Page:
Caroline however would be quite the opposite. For various reasons, the Georgian era saw a change in views towards children, mostly thanks to Enlightenment thinkers of the time. Individuals such as John Locke and Jean-Jacques Rousseau now saw children as “white paper, or wax, to be moulded and fashioned as one pleases” and therefore the latest idea was that a child’s upbringing solely influenced adult behaviour. Locke in particular believed in the influence of nuture, declaring that within “all the men we meet with, nine parts of ten are what they are, good or evil, useful or not, by their education”. With most children educated at home, the pressure was therefore on Caroline to raise her infant carefully so as to meet the social ideal.
Thankully, Caroline has some help in this department. As a gentile, delicate, Georgian lady, she naturally possesses every female quality required to form the ideal mother, or so Georgian society believes. Her patience, forbearance and inclination towards self-sacrifice will allow her to raise her child easily and because of this, society began to view motherhood as a full-time social responsibility. I will leave you to decide whether this is still the case in 2019 or not.
And Caroline will also work hard to demonstrate these positive behaviours to her offspring too as parents were beginning to understand that children copy the behaviour of those around them. Caroline would likely have read the new theories on remaining calm as a parent, as suggested by Quaker William Thompson. He wrote that “Some parents are greatly to blame, who when their children have committed a fault, presently fall into a passion … Like commonly begets its like, passion in parents, is apt either to generate the same in their children; or else to render them dumpish and melancholick.”
Rewarding good conduct supported this, along with teaching children how to exercise reason to achieve self-control, something I am still struggling to achieve with my Wilf !!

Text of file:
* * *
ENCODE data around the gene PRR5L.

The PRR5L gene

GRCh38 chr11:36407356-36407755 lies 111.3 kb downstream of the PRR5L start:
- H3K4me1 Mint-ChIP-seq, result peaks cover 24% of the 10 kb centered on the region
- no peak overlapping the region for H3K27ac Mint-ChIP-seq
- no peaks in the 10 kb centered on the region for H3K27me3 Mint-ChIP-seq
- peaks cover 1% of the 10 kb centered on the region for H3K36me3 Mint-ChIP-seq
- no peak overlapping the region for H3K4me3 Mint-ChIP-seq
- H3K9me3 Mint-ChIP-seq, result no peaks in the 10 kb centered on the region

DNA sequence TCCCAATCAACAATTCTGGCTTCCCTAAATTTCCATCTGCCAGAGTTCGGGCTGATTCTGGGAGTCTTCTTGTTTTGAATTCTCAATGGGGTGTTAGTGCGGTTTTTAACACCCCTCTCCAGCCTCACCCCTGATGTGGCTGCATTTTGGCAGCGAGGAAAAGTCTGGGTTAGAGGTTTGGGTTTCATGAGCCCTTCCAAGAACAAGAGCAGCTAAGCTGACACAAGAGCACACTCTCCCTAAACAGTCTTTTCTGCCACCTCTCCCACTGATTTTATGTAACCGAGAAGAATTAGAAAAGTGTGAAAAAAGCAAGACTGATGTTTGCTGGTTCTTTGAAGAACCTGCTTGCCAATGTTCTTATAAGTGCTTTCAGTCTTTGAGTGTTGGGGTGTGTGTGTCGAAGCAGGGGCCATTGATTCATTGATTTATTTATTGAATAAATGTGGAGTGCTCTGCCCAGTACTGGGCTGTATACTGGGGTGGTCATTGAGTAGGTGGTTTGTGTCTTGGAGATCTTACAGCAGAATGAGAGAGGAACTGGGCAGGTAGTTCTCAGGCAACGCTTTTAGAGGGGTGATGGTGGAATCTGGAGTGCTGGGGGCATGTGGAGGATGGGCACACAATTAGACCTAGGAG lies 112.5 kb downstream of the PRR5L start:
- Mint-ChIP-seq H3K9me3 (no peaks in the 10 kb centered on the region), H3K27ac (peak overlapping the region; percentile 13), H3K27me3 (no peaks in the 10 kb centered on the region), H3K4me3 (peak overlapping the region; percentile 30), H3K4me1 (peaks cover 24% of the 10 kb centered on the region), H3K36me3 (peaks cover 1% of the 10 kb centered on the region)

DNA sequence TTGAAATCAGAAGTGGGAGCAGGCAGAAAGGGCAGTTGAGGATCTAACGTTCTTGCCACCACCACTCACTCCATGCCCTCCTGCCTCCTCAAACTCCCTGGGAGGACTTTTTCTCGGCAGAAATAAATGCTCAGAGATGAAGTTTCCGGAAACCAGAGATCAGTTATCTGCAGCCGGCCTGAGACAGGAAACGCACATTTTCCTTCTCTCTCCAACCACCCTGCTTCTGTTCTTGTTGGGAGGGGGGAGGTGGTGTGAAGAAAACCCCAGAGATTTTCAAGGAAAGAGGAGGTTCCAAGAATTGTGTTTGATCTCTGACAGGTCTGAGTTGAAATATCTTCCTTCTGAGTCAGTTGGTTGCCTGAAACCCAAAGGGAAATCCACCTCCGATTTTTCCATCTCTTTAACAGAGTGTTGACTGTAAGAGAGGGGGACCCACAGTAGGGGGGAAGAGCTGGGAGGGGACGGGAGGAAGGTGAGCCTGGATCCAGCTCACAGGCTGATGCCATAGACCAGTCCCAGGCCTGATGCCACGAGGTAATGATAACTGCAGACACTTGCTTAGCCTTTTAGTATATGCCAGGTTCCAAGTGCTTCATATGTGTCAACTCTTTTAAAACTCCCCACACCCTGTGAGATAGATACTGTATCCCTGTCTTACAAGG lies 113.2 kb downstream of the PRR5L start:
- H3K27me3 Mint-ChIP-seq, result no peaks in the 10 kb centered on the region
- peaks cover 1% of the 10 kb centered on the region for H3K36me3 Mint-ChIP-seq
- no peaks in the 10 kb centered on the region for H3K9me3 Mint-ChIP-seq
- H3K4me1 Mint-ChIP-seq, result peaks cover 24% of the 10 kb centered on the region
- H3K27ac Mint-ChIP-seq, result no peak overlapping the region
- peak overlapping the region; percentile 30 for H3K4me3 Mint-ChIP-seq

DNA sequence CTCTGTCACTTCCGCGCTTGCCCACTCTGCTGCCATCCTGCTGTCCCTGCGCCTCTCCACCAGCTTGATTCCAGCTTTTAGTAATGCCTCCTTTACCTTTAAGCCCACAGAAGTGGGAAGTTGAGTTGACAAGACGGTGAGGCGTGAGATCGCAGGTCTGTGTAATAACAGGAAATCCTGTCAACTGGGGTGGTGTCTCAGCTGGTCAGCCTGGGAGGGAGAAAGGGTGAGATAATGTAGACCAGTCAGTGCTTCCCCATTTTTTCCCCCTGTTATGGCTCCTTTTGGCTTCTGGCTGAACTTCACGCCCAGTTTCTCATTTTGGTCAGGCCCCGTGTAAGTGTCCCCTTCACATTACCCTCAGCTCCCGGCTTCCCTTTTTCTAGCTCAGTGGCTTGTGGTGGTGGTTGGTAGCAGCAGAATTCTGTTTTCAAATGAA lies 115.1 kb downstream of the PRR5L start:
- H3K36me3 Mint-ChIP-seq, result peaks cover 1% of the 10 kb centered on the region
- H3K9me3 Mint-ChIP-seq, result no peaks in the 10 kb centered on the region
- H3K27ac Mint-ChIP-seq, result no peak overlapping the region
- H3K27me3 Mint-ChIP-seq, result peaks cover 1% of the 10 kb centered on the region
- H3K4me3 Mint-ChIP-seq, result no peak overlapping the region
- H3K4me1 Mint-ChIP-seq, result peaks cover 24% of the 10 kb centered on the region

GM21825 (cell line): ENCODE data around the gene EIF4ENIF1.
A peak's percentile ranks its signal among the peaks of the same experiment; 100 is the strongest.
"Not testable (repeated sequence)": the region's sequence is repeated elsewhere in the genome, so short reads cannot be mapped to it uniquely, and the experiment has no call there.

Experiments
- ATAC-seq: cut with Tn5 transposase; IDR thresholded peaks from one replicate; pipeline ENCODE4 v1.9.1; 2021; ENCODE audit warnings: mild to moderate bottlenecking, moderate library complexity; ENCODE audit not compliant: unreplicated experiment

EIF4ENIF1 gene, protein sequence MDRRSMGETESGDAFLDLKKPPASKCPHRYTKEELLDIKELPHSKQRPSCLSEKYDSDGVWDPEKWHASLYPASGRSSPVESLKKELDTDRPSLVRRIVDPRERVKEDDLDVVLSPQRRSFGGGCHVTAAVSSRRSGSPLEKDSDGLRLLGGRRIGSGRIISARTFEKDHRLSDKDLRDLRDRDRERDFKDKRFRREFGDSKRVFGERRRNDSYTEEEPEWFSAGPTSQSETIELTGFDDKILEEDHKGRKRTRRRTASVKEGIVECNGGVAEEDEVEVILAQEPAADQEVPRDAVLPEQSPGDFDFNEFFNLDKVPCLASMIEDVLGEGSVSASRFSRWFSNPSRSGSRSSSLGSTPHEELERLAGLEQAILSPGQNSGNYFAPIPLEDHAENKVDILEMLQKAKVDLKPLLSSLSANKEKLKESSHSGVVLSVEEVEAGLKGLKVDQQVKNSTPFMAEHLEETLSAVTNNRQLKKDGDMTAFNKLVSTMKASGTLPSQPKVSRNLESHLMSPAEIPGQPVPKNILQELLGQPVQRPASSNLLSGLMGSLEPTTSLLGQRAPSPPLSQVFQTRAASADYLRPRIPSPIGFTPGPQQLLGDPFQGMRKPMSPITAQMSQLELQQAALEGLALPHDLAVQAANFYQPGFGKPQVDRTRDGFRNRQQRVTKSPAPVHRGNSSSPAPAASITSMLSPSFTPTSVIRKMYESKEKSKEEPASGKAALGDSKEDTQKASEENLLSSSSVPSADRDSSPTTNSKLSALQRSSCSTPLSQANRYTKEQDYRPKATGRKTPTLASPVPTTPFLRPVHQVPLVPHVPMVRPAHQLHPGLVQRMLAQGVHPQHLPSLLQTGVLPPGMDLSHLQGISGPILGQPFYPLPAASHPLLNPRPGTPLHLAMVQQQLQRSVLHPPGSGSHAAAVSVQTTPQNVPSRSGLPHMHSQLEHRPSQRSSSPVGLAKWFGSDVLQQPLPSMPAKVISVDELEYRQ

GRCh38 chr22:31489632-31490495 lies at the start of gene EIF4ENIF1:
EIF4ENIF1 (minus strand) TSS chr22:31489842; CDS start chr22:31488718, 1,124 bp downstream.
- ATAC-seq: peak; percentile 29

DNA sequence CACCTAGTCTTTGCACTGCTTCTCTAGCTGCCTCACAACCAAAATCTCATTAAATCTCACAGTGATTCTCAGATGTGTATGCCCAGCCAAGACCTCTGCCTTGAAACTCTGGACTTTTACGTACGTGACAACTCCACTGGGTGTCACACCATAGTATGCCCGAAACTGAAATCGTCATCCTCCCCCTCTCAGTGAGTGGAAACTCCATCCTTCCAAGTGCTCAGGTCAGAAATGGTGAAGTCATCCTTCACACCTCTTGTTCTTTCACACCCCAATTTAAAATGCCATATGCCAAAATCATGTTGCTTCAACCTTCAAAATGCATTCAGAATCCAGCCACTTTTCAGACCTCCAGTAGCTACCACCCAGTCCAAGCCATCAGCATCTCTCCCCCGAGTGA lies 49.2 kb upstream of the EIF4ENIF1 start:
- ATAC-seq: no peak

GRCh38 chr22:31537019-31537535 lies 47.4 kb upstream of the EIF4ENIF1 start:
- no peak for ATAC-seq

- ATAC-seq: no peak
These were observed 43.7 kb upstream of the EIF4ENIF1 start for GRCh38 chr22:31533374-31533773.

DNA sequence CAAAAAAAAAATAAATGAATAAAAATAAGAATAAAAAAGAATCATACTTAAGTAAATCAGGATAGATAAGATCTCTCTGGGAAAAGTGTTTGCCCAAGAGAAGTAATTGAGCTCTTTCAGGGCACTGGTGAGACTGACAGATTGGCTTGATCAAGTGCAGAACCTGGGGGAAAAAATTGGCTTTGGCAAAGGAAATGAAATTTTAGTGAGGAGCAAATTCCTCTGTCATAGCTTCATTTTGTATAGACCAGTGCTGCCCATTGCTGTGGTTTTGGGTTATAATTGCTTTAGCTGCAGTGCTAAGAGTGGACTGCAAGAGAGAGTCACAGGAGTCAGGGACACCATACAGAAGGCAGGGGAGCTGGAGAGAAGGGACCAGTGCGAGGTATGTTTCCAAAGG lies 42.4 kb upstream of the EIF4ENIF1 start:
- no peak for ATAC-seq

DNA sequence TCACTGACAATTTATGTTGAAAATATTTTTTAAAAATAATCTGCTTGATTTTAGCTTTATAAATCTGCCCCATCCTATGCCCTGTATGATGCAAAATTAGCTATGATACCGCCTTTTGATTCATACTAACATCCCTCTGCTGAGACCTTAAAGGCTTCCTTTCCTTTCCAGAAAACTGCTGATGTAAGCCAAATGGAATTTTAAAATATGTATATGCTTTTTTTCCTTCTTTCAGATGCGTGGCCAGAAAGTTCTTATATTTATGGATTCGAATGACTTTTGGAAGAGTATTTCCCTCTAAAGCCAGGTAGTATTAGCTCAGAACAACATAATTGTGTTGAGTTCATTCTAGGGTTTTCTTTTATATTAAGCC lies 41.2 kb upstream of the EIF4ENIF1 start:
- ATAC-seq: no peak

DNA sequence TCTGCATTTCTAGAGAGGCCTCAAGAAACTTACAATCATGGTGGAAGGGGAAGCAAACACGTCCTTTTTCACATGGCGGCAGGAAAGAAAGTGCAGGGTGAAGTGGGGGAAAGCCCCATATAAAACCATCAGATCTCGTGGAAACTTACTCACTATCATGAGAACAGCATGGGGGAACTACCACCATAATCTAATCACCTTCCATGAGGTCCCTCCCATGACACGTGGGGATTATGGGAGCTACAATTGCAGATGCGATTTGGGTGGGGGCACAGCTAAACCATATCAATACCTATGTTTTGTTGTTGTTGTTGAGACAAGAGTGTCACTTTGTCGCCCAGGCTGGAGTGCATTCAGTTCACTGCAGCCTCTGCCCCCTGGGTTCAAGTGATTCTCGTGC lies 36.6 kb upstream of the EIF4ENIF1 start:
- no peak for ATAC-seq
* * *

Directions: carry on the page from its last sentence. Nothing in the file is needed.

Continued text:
And what better way to demonstrate love to your children than showering them with gifts? Yes during the Georgian era the concept of childhood arose as a special time in a human’s life, one which should be filled with fun, games and play. With the introduction of industrialisation, childhood also became commercialised with new toys such as dolls, rattles and toy soldiers being produced and marketed accordingly. Books written solely for children, something that earlier generations would have laughed at, became the latest trend with John Newbury paving the way in this field. His bestselling A Little Pretty Pocket Book, written in 1744, came with a ‘free’ gift – either a ball for boys or a pincushion for girls. Understanding a parent’s desire to educate as well as entertain, his title page declared his book to be not only for amusement but also for instruction.
Of course some of these affections might not always have been genuine with some aristocratic Georgian women putting on a strong show of affection to enhance their own image. I’m sure there are a few Jane Austen characters who might fit into this catagory. For the majority however, the deep love between a mother and her children seems to have lasted well into adulthood. Family records from this era demonstrate that parenting was a life long commitment and that Caroline would be expected to offer her children emotional and economic support well after their formative years. There is plenty of evidence for parents helping in times of financial crisis and if their child’s marriage broke down. Grandparents seem to have helped in raising their grandchildren too with an expectation that the younger generations would support them in their old age. Despite all of the work and the cost involved, it does seem that Georgian parents genuinely did form strong, loving relationships with their children.
And so there we have it. I guess it could be argued that the Georgian period was no better or worse than the medieval in terms of childbirth. Doubtless there were plenty of advances including forceps, changes in confinement and raising children but ultimately, the odds or survival remained the same in both mothers and babies. And no amount of money could spare Caroline from the pains and dangers of childbirth.
What the Georgians did achieve however was a reimagining of pregnancy and childbirth, making the subject much more public than ever before and one which was more open to men as much as women. And I suppose you could say that in doing so, the Georgians also brought their own flare for style, pomp and show to the world of maternity too … whether we would welcome it in our day or not !!
Diane H. Morris
Judith Schneid Lewis
‘In the Family Way: Childbearing in the British Aristocracy, 1760-1860’